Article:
HOMEBREW Digest #588 Mon 04 March 1991

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		Rob Gardner, Digest Coordinator

  CIDER (MC2331S)
  framboise, dry, Raspberry stout (Bill Crick)
  Burlington, VT beer place (11PDAVIS)
  Wort chilling ("Gary Mason - Image ABU - 603-884[DTN264]1503  02-Mar-1991 1444")
  Women and Beer (Jeffrey Marc Shelton)

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---------------------------------------------------------------------- Date: Thu, 28 Feb 91 11:35 CDT From: MC2331S at ACAD.DRAKE.EDU Subject: CIDER In HDB #583 (which was sent to me today, thanks guys!) Don Graham asks about the making of cider. I tried to send this to you directly Don, but our mailer doesn't like your address. We use one package of either M&F or Red Star Ale yeast for 5 gallons of cider. We start the yeast in some warm sugar water about 1 hour before pitching. We add 1/2 to 3/4 c of regular sugar to each gallon jug. We have found that this gives the tase that we like. More than thins will result in a more potent brew, without much added sweetness. Less than this results in VERY dry final product. The final alchoholic strength is 5-7%. Plenty strong for us. After pitching the yeast we put a stopper and fermentation lock in each jug. The stopper is secured with some duct tape (just to make sure). Fermentation (bubbles through the lock) usually starts in about 10-12 hours and continues for 7-10 days. The yeast settles to the bottom, making it really easy to filter out. We have never tried carbonating the stuff, so I don't know how well that the jugs would take the pressure. Just a feeling though, I wouldn't try it. We also don't know how well it keeps, as it is never around for very long. We use pastuerized cider as a starting point (we don't trust the murky natural stuff) and keep it refridgerated after the fermentation is done. I hope this helps. Feel free to ask anything else (this is our 15 minutes of fame!). Mark W Castleman Sterling C Udell Big Dog Brewing Cooperative, Des Moines IA MC2331S at ACAD.DRAKE.EDU Return to table of contents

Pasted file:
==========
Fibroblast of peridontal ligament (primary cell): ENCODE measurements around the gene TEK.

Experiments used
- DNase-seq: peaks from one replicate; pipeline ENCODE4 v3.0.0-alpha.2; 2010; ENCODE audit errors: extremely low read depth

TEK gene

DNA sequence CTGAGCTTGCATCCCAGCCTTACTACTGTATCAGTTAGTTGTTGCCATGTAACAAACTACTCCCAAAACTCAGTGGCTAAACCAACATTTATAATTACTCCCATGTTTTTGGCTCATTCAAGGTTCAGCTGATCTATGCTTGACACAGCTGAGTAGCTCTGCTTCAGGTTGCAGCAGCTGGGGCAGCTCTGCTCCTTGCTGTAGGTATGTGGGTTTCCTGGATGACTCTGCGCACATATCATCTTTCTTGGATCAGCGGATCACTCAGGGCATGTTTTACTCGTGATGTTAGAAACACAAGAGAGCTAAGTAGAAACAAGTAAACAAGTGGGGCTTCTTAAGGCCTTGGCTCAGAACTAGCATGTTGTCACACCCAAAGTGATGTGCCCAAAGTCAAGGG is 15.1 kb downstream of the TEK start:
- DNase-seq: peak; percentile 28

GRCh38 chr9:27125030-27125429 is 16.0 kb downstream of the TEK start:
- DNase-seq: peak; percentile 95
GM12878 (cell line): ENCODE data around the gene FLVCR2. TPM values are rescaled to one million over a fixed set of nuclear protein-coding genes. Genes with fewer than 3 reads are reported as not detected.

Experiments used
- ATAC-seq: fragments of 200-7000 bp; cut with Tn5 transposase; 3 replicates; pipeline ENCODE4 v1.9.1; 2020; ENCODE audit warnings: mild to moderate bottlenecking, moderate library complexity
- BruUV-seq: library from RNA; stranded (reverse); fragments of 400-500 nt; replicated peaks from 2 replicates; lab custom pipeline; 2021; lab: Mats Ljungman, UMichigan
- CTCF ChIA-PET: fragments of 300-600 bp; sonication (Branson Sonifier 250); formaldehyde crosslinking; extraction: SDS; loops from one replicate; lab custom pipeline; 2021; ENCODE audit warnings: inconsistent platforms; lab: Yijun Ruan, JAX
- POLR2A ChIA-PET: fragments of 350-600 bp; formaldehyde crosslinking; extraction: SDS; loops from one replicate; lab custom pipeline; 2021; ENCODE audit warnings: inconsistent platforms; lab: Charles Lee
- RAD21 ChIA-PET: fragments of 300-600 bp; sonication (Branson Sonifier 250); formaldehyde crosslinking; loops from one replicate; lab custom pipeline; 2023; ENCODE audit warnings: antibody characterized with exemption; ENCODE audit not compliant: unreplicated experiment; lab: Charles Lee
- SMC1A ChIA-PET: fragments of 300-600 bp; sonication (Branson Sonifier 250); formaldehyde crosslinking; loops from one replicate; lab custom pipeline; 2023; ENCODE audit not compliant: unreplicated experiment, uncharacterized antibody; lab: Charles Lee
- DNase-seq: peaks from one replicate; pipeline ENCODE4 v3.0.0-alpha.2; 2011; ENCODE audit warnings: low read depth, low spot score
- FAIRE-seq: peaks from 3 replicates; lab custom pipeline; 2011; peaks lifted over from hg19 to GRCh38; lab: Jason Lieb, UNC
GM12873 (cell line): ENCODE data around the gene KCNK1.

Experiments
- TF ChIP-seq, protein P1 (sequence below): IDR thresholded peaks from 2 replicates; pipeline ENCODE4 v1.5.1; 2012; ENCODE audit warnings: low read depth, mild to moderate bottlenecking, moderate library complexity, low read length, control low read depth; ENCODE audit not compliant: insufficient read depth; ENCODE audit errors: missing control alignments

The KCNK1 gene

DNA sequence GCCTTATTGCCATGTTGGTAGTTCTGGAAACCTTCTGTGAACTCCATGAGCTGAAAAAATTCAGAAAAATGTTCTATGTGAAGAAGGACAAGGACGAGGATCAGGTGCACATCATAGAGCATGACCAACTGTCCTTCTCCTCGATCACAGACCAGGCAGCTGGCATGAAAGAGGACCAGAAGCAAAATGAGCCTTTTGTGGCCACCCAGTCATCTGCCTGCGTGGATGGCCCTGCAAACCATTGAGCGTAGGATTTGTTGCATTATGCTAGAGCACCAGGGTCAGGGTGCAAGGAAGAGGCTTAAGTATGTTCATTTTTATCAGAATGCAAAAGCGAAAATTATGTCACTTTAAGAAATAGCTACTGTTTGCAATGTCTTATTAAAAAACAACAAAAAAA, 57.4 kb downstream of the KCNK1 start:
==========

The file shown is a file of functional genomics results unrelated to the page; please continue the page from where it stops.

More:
Date: Thu, 28 Feb 91 14:19:26 EST From: William Boyle (CCL-L) <wboyle at PICA.ARMY.MIL> SUBJECT: THANKS FOR THE INFORMATION I just want to thank everybody who sent me information on getting started. The name and numbers of the suppliers is great, and the basic equipment list and procedure will help get me started in the right direction. I already sent for a few catalogs, and I'm starting to collect bottles and other things I will need. Once again thanks!! Bill Boyle Return to table of contents